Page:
Voting is only way to ensure Congress takes action to slow stem of shooting tragedies
Debate over gun control and mental health care always increases in the wake of a mass shooting like the one on Feb. 14 at Marjory Stoneman Douglas High School in Parkland, Fla., that left 17 dead, including 14 students.
Politicians offer thoughts and prayers and do nothing. Literally, they do nothing.
The reason, of course, is simple: They want to be re-elected and they’re afraid that lobbyists like the National Rifle Association will target them and cause them to lose their next election.
It’s why this problem continues to increase and why innocent lives are slaughtered.
President Trump, instead of comforting teachers and students and their families, turned the mass murders into another political attack on the FBI.
Students and teachers were justifiably outraged by the President’s attempt to turn the story into one about himself. Still, let’s assume — and it’s a massive assumption — for the sake of argument just to give the President every benefit of doubt that the Russia story is a hoax, there was no collusion and that it’s a political witch hunt. I know. I know, but bear with me for the moment.
Even in that context, Trump’s tweet about the FBI was callous and heartless at a time when, literally, some of the bodies still weren’t yet buried. It’s almost as if he’s incapable of real human empathy.
That, though, is an argument for another day.
This is an argument about a crisis that our Congress is, and has been, ignoring, and how we let them get away with it. It’s obvious that gun laws need to be strengthened. In an October Gallup poll that asked the question, “In general, do you feel that the laws covering the sale of firearms should be made more strict, less strict or kept as they are now?” 60 percent of Americans said gun laws should be made more strict. Only five percent said they should be less strict.
It was 55 percent more strict and 10 percent less strict in 2016 and 55 percent more strict and 11 percent less strict in 2015. Gallup has asked the same question 32 times since 1990. Only six times did less than 50 percent say more strict. Fifteen times, or nearly half of those 32 polls, respondents said more strict at a rate of 60 percent or higher. It was 78 percent in 1990, with only two percent asking for it to be less strict that year.
In the same Oct. 5-11, 2017 poll, 39 percent of Americans labeled themselves very dissatisfied with American laws and policies on guns, and 20 percent identified themselves as somewhat dissatisfied. That’s in contrast to 15 percent who are very satisfied and 24 percent who are somewhat satisfied.
Going back over the last few years, the numbers are essentially the same. In 2017, 42 percent were either very satisfied or somewhat satisfied; 59 percent were somewhat dissatisfied or very dissatisfied. In 2016, it was 34 percent very or somewhat dissatisfied compared to 62 percent who were somewhat or very dissatisfied.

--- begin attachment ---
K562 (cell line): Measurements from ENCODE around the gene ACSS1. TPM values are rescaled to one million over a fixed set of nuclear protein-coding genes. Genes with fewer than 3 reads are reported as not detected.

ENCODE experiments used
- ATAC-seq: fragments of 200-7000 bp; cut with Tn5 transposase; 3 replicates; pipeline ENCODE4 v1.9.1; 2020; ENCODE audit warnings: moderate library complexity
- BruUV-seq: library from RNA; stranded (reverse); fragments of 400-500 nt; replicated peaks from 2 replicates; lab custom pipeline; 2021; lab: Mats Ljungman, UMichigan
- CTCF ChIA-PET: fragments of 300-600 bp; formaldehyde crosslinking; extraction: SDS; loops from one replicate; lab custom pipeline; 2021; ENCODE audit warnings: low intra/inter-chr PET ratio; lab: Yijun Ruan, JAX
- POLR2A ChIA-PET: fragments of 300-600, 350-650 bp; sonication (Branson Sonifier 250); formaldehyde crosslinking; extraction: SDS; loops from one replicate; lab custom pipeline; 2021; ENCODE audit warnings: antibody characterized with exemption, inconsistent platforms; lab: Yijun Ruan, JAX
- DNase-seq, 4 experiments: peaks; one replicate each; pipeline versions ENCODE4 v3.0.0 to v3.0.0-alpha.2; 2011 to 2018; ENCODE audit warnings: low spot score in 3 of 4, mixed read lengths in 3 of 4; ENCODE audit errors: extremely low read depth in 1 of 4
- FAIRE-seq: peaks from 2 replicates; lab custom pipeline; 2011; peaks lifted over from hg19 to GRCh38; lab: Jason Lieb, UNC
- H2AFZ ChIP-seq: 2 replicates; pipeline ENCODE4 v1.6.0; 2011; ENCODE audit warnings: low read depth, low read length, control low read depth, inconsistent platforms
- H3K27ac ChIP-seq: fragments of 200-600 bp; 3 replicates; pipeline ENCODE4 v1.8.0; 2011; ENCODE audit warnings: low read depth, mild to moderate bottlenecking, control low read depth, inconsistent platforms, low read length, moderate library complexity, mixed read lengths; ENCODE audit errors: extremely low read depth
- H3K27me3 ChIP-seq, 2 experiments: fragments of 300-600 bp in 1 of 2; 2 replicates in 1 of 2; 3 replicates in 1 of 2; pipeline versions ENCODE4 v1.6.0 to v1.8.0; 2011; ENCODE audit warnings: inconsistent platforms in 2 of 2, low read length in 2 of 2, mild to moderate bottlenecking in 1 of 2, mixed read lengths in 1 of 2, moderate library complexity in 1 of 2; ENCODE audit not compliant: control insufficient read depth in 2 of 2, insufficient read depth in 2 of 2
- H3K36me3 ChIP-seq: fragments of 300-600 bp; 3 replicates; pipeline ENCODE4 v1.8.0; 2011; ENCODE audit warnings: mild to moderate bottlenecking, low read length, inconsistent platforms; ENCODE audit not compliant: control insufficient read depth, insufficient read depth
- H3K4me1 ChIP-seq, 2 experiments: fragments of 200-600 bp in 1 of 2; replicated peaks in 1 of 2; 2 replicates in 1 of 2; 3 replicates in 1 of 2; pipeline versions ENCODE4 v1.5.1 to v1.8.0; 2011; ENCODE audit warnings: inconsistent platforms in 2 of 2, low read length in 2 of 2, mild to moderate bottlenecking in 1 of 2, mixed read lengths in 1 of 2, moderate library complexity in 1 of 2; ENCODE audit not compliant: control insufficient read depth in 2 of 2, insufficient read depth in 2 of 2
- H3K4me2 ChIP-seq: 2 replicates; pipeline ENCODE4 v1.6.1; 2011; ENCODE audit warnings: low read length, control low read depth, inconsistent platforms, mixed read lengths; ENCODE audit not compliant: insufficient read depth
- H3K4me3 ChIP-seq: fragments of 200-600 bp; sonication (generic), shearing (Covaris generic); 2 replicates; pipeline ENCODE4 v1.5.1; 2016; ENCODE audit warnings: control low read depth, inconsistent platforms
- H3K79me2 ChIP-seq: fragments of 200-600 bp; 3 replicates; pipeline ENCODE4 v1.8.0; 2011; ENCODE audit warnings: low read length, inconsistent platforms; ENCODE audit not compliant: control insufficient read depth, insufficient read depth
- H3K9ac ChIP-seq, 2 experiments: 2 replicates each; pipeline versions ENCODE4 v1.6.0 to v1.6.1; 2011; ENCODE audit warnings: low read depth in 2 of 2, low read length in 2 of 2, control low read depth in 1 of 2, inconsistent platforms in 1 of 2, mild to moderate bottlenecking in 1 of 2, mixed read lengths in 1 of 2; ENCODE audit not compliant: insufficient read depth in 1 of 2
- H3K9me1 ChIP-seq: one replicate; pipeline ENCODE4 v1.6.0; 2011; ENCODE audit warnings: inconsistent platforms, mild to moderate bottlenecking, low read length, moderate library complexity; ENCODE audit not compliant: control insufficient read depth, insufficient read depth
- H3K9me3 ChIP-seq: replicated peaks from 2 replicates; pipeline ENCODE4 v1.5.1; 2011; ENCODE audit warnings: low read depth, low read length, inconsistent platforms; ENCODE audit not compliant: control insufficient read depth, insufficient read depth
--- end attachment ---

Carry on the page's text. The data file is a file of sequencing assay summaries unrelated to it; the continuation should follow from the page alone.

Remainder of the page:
Yet, no action is ever taken, because your senators and representatives are paralyzed by fear by the NRA.
Americans of all political persuasions overwhelmingly disapprove of the job that Congress is doing. Currently, the Real Clear Politics average of all Congressional approval polls sees 73.0 percent disapprove of the job Congress is going and 16 percent approve.
And it is not poll bias. A Fox News poll on the topic has it 70 percent disapprove and 15 percent approve. A Gallup poll has it 81-15 disapprove/approve and Reuters/Ipsos has it 66/23 disapprove/approve.
Yet, these representatives continue to go to Congress and ignore the will of their voters, largely because we fail to participate.
According to the United States Election project, only 54.7 percent of the voting age population voted in the presidential election in 2016.
Not shockingly, the less educated one is, the less likely one is to vote. In 2016, the highest turnout was among voters with some post-graduate education or an advanced degree. Some college to college graduates were next, followed by high school graduates trailed by those who have less than a high school education.
More than 80 percent of those with post-graduate eduction voted in 2016, while less than 40 percent of those without a high school degree voted.
As citizens, we have a responsibility to vote, but also to be informed. And far too many of us are blissfully ignorant and have no idea what the issues are.
If you want something done about these shootings, there is a surefire way to send a message to your Senator or representative in Congress: Vote. Research their positions and call their offices to register yours. If you don’t know who your Senators or your member of Congress is, put your street address and zip code into this form and it will tell you.
Call your Senators. Call your Congress person. Let them know your position.
And by God, when it’s Election Day, get off your ass and get out and vote.
If you don’t, you’re as much a part of the problem as any of the do-nothing politicians we rail against.